Chris Knopfby Richard Davies
When it comes to murder mysteries, Chris Knopf is old school. "Dashiell Hammett’s The Maltese Falcon started it all off for me,” admitted the author. "I went to London, England, for grad school and picked up a copy there. After that, I read as much Raymond Chandler as I could.
"I’m not big on contemporary thriller writers, although I do admire Sue Grafton and I thought Dennis Lehane’s Mystic River was amazing. I am more of a Raymond Chandler, Ross Macdonald, John D. MacDonald, Dashiell Hammett type of guy. I enjoy the hard-boiled crime fiction from the 1930s through 1950s.”
Knopf (pronounced Noff) is a multi-talented person. One of those talents includes writing a series of thrillers starring Sam Acquillo. The Last Refuge, Two-Time and Head Wounds will be joined by Hard Stop. Set in the unlikely environment of the upscale Hamptons, the books follow ex-boxer Acquillo’s misadventures after crashing off the corporate ladder and becoming a jobbing carpenter. Rather than being drawn to the Hampton’s seasonal rich and famous crowd, the books focus on the people living year-round in upstate New York, particularly in and around Southampton.
Unlike his flawed, wise-cracking hero, Knopf is still firmly ensconced in the corporate world. His novels are a sideline to his full-time career as a principal of a Connecticut marketing communications agency. Copywriting in the PR and marketing worlds paid Knopf’s bills long before The Last Refuge was published in 2005. Knopf was scripting TV commercials for banks, radio spots for car dealers and writing print advertising copy for bicycles and casinos long before he was devising murder mystery plots.
In classic thriller style, Sam Acquillo has lived a life of mistakes having lost a wife and career as a high-flying systems analyst. All the novels in the Hamptons series can standalone. The Last Refuge introduces middle-aged Acquillo, his career washed up but with a murder on his doorstep. Two-Time sees Acquillo getting on with his life of drinking vodka and reading Kant until a car bomb shatters the peace and quiet. Head Wounds concerns a murder in the Hamptons’ property developing community. Hard Stop takes Acquillo into the worlds of private security, ruthless financiers and young hedonists.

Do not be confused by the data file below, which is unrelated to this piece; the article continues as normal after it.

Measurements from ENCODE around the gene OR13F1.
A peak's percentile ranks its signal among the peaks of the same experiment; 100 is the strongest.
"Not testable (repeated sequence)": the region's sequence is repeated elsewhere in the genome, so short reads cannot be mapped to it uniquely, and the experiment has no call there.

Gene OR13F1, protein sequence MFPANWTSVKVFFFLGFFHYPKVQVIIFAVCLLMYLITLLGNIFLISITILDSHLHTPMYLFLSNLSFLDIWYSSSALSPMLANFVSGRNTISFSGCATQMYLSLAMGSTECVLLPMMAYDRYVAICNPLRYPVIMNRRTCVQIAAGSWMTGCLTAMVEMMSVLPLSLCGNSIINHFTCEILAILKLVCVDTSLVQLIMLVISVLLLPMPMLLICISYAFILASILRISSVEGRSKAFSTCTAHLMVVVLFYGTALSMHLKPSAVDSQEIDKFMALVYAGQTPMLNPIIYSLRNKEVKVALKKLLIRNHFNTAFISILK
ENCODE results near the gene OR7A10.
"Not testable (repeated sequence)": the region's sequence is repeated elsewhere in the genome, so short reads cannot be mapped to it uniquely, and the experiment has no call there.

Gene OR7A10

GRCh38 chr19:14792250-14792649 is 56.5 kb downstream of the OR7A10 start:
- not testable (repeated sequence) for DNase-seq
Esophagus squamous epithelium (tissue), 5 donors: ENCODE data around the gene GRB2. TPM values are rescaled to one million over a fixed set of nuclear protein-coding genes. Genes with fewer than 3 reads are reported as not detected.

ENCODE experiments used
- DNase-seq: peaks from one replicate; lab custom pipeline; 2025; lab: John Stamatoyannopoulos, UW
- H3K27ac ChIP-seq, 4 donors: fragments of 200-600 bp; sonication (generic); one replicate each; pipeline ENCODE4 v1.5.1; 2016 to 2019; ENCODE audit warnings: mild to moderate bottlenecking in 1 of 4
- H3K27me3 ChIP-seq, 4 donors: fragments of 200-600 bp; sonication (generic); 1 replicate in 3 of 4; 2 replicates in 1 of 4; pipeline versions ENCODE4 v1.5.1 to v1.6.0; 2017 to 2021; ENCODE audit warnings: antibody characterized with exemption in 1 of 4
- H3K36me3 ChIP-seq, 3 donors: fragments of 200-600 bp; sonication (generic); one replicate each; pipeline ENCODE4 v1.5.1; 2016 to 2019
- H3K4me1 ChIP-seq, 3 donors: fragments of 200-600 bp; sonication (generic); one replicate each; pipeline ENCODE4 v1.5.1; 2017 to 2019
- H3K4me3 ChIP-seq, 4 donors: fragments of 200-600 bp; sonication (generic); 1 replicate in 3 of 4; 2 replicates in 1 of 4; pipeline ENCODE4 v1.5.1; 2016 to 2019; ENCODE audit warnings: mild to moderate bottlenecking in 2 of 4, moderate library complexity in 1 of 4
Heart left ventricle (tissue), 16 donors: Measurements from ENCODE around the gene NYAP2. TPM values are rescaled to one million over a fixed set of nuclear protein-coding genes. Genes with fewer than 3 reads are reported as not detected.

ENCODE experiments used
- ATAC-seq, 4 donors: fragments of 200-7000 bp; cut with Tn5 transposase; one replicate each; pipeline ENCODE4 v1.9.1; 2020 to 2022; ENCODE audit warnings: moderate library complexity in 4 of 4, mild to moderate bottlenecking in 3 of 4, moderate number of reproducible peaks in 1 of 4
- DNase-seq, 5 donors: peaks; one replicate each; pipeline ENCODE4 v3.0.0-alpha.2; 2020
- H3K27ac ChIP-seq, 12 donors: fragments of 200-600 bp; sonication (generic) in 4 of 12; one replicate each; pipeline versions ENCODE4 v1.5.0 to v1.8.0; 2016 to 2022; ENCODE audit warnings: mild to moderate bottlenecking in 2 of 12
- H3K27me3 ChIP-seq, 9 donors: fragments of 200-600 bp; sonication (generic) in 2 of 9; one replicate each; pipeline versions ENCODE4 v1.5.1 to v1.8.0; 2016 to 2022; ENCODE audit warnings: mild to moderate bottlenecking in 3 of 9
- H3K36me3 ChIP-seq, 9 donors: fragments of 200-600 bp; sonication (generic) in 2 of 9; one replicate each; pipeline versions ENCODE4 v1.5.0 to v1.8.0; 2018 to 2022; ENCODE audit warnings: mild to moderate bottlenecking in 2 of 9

Knopf has a home in the Hamptons and his relationship with the area stretches across several decades. "The father of my wife bought a shack in the Hamptons in the 1950s and paid $250 for it,” he said. "We’ve lived in the Hamptons since the early 1990s. In reality, places are not always as they are perceived to be – the Hamptons has a year-round community. From my experience, I find that it’s a multi-dimensional place and not just the haunt of the rich and famous.”
And Sam Acquillo?
"He’s a mixture – just like all my characters,” explained the author. "Interviews with the media have actually helped me figure him out because I am often asked about where he came from. There’s a lot of my old man, Charlie Knopf in him. Also my grandfather was a boxer, a working class guy from the woods in Pennsylvania who ended up getting a degree from Penn, so I took some inspiration from him.
"For me, the plot is the hardest part of writing a thriller. I also find the dialogue difficult. I rough out an idea with a beginning and an end, and then go from there. I really don’t want to be doing endless rewrites.”
Knopf has no trouble finding time to write despite his demanding career in marketing. "It’s not too difficult when there’s no TV or golf - you just write at nights and weekends,” he says but is sure he’ll continue with a dual career. "I have two houses and a dog (called Samuel Beckett) to support so I won’t be becoming a full-time author any time soon."
Like Chris Knopf? Read more mystery in our interview with Alan Bradley, author of The Sweetness at the Bottom of the Pie.